For decades, the CMS has kept secret its records on Medicare
claims payments to individual physicians. But Justice Department statements in a recent lawsuit and the first-ever releases of other provider charge data this year suggest the federal government's position on keeping doctor-specific information secret may be changing.
Proponents of releasing the data say it could help identify patterns of waste and fraud and help patients and insurance companies find doctors who deliver the most efficient and highest quality care. But medical groups have successfully fought to keep the payment information secret, saying it would violate physicians' privacy rights to disclose their Medicare claims data.
The American Medical Association declined multiple requests for an interview, while the Florida Medical Association said it remains concerned that the data would be misused by the public. The two organizations were co-plaintiffs in a lawsuit more than three decades ago that resulted in a permanent injunction preventing the release of physician-specific Medicare data.
That all changed May 31 when a U.S. District Court judge in Jacksonville, Fla., dissolved the 1979 prohibition. That decision is changing the calculus for the Obama administration, which recently released hospital-specific Medicare charges and other data that previously were kept secret.
“This is an important milestone among many that are taking place in this march toward open healthcare data,” said Andy Krackov, a senior program officer with the California HealthCare Foundation and a member of the executive committee of the Health Data Consortium, an advocacy group for open health data. “There is no question that the federal government has been a major leader in the push for open health data.”
Whether the CMS ultimately will do a massive data dump that documents every dollar that doctors earn from Medicare, along with diagnosis codes and patient outcomes, remains to be seen. The CMS is well aware of the vigorous private-sector efforts to pry the data out of government computers. But officials won't say what their plans are.
After years of fighting for access to the files, experts say release of physician-specific data seems tantalizingly close at hand.
“The world has changed so dramatically in the past 30 years that what everyone may have thought in 1979 doesn't apply anymore,” said Robert Krughoff, president of the not-for-profit advocacy group Consumers' Checkbook, which lost a battle in the U.S. Circuit Court of Appeals for the District of Columbia in 2007 to obtain the data.
Krughoff's group wants the data to identify doctors who do enough volume in complex procedures like coronary bypass surgeries to keep their skills sharp. It also could illustrate quality trends, such as when doctors prescribe recommended hemoglobin tests for diabetics, he said.
Dr. Arnold Milstein, director of the Stanford Clinical Excellence Research Center in California, said private insurers are eager to use the Medicare data to look for variations in quality and cost among physicians. The Patient Protection and Affordable Care Act already has authorized some organizations, called “qualified entities,” to merge the data with information from private insurers. But the raw data must remain secret in those arrangements.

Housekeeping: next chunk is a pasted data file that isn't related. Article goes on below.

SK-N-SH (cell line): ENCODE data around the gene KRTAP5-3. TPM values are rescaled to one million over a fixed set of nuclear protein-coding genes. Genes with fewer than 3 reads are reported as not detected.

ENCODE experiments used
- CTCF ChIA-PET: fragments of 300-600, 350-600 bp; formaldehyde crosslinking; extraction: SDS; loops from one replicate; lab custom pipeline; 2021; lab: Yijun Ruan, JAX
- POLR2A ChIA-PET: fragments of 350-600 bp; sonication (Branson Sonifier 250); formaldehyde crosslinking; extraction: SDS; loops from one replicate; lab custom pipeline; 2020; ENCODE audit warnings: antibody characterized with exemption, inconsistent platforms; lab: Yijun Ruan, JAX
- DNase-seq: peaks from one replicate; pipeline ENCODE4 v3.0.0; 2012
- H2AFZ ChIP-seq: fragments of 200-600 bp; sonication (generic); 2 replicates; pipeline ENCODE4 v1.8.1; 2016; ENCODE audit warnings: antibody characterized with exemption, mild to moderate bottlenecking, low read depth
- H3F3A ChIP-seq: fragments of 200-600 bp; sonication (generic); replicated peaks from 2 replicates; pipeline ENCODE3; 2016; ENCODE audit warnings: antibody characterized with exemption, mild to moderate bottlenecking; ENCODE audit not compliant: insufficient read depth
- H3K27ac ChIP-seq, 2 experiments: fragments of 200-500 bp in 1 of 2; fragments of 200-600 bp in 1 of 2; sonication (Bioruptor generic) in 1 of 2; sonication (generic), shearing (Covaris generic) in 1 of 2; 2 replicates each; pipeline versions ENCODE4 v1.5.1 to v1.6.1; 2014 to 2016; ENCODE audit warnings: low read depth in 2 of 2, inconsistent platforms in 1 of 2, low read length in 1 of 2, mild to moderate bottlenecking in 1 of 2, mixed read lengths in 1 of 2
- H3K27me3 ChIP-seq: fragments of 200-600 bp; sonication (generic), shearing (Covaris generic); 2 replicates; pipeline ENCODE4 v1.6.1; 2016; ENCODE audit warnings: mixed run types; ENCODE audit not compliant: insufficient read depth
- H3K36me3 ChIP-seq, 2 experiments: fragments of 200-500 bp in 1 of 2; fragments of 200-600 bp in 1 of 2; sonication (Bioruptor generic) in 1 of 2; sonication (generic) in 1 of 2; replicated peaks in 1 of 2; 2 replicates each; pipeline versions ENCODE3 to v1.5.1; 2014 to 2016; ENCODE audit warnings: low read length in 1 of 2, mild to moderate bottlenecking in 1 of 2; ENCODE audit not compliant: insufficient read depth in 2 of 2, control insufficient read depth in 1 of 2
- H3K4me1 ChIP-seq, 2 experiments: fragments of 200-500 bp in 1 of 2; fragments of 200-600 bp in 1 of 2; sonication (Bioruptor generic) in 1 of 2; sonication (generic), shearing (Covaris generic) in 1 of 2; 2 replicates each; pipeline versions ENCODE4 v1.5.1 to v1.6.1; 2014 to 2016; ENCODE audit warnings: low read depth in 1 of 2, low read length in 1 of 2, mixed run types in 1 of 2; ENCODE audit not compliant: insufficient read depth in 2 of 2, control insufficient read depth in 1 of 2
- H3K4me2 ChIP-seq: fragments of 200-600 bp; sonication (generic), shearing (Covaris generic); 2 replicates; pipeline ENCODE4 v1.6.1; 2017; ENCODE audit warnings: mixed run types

He said the discussion about releasing physician-identifiable data is one element of a broader movement, spurred by the Affordable Care Act, to compare physicians on quality, cost and wasteful care.
The Wall Street Journal published a series of articles in 2010 and 2011 detailing specific cases of potential fraud and waste by Medicare providers using a data set that contained only 5% of Medicare physicians' claims. Even that limited set of data came with a stipulation, as part of a legal settlement, that the newspaper could not reveal specific doctors' names.
The Journal reported that one Texas surgeon, who previously had been excluded from Medicare in the 1990s, had a mortality rate for a specific elective procedure in 2008 and 2009 that was more than seven times the national average. In New York, a family practice doctor pocketed $2 million in Medicare reimbursements through an unusual pattern of services that “strongly suggests abuse or even outright fraud,” the newspaper reported.
On behalf of the Journal, Dow Jones & Co., along with the Alabama-based healthcare market research firm RealTime Medical Data, sued in U.S. District Court in Jacksonville, Fla., in 2011 to overturn the 1979 permanent injunction and obtain the entire database of physician-specific Medicare payment data.
Last year, the Justice Department reversed its previous legal position and sided with RealTime and Dow Jones in the case—arguing that the 1979 injunction no longer applied and should be overturned.
On May 31 of this year, U.S. District Judge Marcia Morales Howard agreed, ruling that physicians' privacy concerns no longer outweighed the public interest in seeing the Medicare data. In fact, she wrote, that balance has probably weighed in favor of vacating the injunction since a change in federal privacy law in 1982. The deadline to appeal that decision is July 30. The AMA and the FMA have not announced their next step.
Nor has the government. With the injunction resolved, the CMS can debate whether the public interest in releasing the data would outweigh physicians' privacy interests in keeping it secret. In the 2007 Consumers' Checkbook case, the CMS argued doctors' right to privacy should win. But last year HHS said that it may abandon that stance.
“To be sure, HHS may later have reason to change its position in response to changes in the factual or legal landscape,” HHS attorneys wrote in the 2012 filing in the Florida lawsuit. “There is little doubt that the world is different in 2012 than it was in 1979, and any agency decision in 2012 should be reviewed without the constraint of an injunction put in place.” Follow Joe Carlson on Twitter: @MHJCarlson